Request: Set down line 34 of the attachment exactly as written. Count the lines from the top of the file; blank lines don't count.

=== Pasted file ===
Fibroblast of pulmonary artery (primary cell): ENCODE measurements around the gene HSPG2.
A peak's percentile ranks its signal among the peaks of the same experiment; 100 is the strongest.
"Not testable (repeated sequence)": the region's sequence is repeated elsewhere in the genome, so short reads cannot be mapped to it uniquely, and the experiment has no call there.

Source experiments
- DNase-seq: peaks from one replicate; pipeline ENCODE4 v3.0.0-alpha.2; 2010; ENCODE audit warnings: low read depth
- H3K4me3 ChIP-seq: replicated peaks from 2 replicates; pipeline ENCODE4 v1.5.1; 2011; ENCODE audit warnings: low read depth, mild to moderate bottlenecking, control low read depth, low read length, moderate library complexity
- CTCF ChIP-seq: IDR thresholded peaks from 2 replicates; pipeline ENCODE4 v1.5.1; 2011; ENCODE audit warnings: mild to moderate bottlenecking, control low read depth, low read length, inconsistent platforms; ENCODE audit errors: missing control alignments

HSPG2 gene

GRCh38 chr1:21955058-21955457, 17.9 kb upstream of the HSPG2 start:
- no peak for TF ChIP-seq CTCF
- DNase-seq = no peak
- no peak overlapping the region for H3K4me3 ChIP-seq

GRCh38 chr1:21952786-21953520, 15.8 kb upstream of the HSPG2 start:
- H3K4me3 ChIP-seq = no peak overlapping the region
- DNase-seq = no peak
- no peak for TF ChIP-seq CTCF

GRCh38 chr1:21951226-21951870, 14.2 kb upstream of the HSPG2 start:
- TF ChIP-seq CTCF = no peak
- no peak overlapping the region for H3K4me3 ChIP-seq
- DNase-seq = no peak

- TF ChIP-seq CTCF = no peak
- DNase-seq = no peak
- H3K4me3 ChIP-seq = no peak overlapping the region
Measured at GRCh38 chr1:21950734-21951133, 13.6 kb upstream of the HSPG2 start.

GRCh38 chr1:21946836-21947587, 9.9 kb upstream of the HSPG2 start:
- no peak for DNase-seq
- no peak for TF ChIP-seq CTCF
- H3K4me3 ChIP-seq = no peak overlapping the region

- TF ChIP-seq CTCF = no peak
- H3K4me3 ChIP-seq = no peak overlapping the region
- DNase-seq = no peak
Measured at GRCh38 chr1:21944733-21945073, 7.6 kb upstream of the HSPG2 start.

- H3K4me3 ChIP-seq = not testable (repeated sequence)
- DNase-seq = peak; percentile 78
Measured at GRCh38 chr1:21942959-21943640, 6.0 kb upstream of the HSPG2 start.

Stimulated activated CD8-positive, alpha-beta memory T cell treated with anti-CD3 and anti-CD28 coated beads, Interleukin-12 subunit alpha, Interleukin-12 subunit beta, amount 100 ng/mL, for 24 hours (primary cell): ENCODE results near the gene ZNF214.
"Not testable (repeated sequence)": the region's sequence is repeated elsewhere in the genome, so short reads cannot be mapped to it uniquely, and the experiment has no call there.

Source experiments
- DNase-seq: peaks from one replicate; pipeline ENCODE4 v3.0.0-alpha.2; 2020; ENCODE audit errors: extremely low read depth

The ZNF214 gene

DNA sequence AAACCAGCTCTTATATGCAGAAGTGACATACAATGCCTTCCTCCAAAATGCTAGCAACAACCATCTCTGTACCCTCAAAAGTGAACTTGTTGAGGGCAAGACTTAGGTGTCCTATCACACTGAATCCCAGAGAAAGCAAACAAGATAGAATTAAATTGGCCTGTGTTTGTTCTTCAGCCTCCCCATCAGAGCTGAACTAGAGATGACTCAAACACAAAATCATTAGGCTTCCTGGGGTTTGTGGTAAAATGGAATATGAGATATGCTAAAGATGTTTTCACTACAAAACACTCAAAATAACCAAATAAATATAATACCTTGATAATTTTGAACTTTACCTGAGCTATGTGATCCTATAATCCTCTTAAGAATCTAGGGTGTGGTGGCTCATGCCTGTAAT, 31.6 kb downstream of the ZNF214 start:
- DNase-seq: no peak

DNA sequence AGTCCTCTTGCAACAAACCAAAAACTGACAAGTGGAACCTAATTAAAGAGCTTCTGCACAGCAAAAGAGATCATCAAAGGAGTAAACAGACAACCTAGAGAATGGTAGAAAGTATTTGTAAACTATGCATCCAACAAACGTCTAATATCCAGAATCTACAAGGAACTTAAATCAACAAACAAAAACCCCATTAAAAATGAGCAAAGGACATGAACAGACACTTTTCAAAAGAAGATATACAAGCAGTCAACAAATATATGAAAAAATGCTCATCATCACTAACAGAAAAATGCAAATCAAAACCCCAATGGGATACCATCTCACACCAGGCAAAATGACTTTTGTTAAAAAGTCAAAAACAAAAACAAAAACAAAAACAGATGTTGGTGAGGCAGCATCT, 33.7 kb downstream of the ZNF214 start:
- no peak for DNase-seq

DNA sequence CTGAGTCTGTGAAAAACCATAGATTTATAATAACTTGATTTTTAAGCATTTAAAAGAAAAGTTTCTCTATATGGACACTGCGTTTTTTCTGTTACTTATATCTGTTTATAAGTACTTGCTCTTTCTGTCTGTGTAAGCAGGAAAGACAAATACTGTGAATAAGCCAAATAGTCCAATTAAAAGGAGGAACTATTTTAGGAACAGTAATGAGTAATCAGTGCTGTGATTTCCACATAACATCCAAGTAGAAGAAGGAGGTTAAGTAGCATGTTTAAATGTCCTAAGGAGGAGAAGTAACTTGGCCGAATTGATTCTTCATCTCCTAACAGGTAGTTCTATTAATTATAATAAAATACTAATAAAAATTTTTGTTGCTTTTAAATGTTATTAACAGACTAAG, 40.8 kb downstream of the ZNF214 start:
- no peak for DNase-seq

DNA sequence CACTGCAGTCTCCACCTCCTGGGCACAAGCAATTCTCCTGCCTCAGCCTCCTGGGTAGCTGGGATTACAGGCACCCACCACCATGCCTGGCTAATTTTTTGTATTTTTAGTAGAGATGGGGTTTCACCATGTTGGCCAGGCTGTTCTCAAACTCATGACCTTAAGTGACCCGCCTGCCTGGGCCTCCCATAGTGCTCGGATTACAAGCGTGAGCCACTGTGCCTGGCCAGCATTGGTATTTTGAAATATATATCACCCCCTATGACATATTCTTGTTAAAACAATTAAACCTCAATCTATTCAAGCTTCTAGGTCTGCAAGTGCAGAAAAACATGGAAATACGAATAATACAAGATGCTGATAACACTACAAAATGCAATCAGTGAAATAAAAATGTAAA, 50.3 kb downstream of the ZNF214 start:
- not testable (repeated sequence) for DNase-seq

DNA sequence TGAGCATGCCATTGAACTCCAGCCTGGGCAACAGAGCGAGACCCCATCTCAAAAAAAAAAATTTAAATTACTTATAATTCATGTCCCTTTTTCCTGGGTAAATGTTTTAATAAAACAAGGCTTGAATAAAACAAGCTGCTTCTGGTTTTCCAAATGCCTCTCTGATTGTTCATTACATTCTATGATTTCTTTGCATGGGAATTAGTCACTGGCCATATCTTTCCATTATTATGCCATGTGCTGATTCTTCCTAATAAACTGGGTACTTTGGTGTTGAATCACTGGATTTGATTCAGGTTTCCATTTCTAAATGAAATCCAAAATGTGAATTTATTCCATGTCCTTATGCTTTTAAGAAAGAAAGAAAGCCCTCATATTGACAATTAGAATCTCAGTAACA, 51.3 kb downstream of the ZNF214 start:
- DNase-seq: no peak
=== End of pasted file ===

- DNase-seq = peak; percentile 78